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DIY cabinet stand

Discussion in 'Amps [BG]' started by TommyKnocker, Dec 28, 2013.

  1. TommyKnocker

    TommyKnocker Supporting Member

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    After reading hundreds of threads on TB I got the recurring message that
    getting my bass cabinet up and nearer to ear level would help me hear myself and my tone better.
    So, here is my DIY cab stand build.
    The uprights are the kickers which protect bundles of plywood or drywall from steel straps.
    The shelf and back panel are pieces of MDF left over from a DIY cab build not yet completed.
    It is finished with black stain one step wood finish and,
    yes, I see that I missed getting the stain in the kicker grooves.

    The bottom of the cab is 29 inches off the floor as shown.
    That puts the center cap of the upper driver at ear level give or take an inch.
    The stand can be inverted to achieve a 24 inch height.
    It is quite sturdy. I did jostle it around to test its stability; it's all good.

    So now I can enjoy all the rich tonal goodness and midrange flavor of the 1505s I recently swapped into that big old 215D.
    And I can better judge my volume relative to the band.
  2. TommyKnocker

    TommyKnocker Supporting Member

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    pics

    Attached Files:

  3. beans-on-toast

    beans-on-toast

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    Nice looking stand. It really makes a difference to have the speakers at ear level. I sometimes use a Leslie 145. It's about 35 inches tall.


    [​IMG]

  4. P Town

    P Town Guest

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    Nice amp stand Mr. Beans, but, I bought a real amp stand because I don't want to scratch the top of my 147 any more than it already is.

    I can't play keyboard even more than I can't play bass, so this one lives at my friends home studio, (along with my Hammond A102), since he can actually play it.

    [​IMG]
  5. BassmanPaul

    BassmanPaul Gold Supporting Member

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    I use Acme B2 cabinets. I personally think that the best stand for an Acme B2 is a second Acme B2! :D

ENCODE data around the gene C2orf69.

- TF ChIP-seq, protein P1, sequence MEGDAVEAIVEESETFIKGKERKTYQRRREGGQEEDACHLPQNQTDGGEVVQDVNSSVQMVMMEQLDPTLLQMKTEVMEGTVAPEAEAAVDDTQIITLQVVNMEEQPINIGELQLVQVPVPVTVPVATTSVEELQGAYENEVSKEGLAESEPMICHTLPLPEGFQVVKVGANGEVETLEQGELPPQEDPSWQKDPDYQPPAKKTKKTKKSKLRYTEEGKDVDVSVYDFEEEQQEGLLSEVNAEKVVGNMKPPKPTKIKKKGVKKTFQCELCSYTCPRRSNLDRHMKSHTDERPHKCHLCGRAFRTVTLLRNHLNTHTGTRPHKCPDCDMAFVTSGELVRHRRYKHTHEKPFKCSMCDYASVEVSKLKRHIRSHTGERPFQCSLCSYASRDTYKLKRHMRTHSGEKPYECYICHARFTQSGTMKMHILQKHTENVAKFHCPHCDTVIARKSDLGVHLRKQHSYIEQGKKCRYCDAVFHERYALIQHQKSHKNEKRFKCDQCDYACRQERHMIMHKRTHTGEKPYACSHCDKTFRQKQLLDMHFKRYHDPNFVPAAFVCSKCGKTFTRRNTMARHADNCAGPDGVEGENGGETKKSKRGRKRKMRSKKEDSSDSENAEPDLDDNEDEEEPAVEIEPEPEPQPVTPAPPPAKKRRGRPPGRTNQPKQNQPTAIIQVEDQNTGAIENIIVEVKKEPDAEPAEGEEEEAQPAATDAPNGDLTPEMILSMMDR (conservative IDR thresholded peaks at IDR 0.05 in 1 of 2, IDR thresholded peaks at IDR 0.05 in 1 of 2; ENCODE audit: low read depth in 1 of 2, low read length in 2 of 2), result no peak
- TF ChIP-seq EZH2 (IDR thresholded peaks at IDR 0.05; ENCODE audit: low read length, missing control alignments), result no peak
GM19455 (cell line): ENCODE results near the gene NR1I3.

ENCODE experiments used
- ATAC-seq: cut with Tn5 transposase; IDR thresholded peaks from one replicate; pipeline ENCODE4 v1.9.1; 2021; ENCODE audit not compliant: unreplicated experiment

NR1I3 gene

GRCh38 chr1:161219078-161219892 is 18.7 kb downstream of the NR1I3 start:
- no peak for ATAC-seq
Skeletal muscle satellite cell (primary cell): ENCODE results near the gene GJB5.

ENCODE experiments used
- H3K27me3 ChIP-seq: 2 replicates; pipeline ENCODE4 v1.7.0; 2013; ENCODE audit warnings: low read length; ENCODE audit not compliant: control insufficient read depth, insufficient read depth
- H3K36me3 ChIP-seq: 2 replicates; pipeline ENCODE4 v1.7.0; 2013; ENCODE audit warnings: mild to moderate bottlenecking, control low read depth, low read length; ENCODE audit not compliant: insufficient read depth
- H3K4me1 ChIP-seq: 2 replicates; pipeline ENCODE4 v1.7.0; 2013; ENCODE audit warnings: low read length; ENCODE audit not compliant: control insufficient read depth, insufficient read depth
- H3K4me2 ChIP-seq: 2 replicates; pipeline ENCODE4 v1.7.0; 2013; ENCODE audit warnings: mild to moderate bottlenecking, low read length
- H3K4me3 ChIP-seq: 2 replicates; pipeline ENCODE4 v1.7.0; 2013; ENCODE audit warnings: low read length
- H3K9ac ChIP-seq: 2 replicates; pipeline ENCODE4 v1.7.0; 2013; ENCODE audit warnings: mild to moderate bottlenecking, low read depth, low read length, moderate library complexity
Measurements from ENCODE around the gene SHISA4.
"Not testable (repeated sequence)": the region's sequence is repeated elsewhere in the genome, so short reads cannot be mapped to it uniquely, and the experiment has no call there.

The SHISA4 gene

(See my avatar)
  6. Jim C

    Jim C Supporting Member

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    What was the rule of thumb regarding how high the stand and the loss the crowd hears due to less coupling with the floor?
    I played around with this a few months ago due to a guitard with a Peavy Classic 30 that he refuses to lift higher than a milk crate and play loud on a small stage. Seemed like after about 18" the bottom dropped out of my normally fat amp tone 10' past the stage. This was only tried at a soundcheck and we only used vocals in the mains for a 75 seat room.
  7. beans-on-toast

    beans-on-toast

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    Here is the amp stand that Will Lee uses on Letterman.


    [​IMG]

  8. beans-on-toast

    beans-on-toast

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    Around 34 inches. I raise the cab to monitor. Miking the cab helps with loss.

    According to BFM:

    There two distinct and independant forces at work here. One is the physical vibration of the*floor, the bulk of which is created by the sound coming from your speaker, not by physical vibrations transferred from the cabinet to the*floor. Nothing short of adding a few more 2x10s to the*floorsupports will fix that. Isolation pads can help with that component which is the direct product of a vibrating cab, but what they mainly do is to*isolate*the cab from the vibrations of the*floor*created by the soundwaves from the cab. Clear as mud? But as for physical coupling adding low end, even bolting the cab to the*floor*won't result in more bass output.*
    The other force is boundary reinforcement, which occurs when the cab baffle is less than 1/4 wavelength from the*floor. Lifting the box as much as 2.8 feet will have no effect below 100 Hz, what is considered 'bass', as it's still within 1/4 wavelength, so de-coupling doesn't reduce low-end response. However, above 100 Hz response is reduced, and that can be very beneficial in reducing 'boom', as boom is mostly sourced not in the bass below 100Hz but in the mid-bass from roughly 120-350 Hz. That's probably the case in your practice room.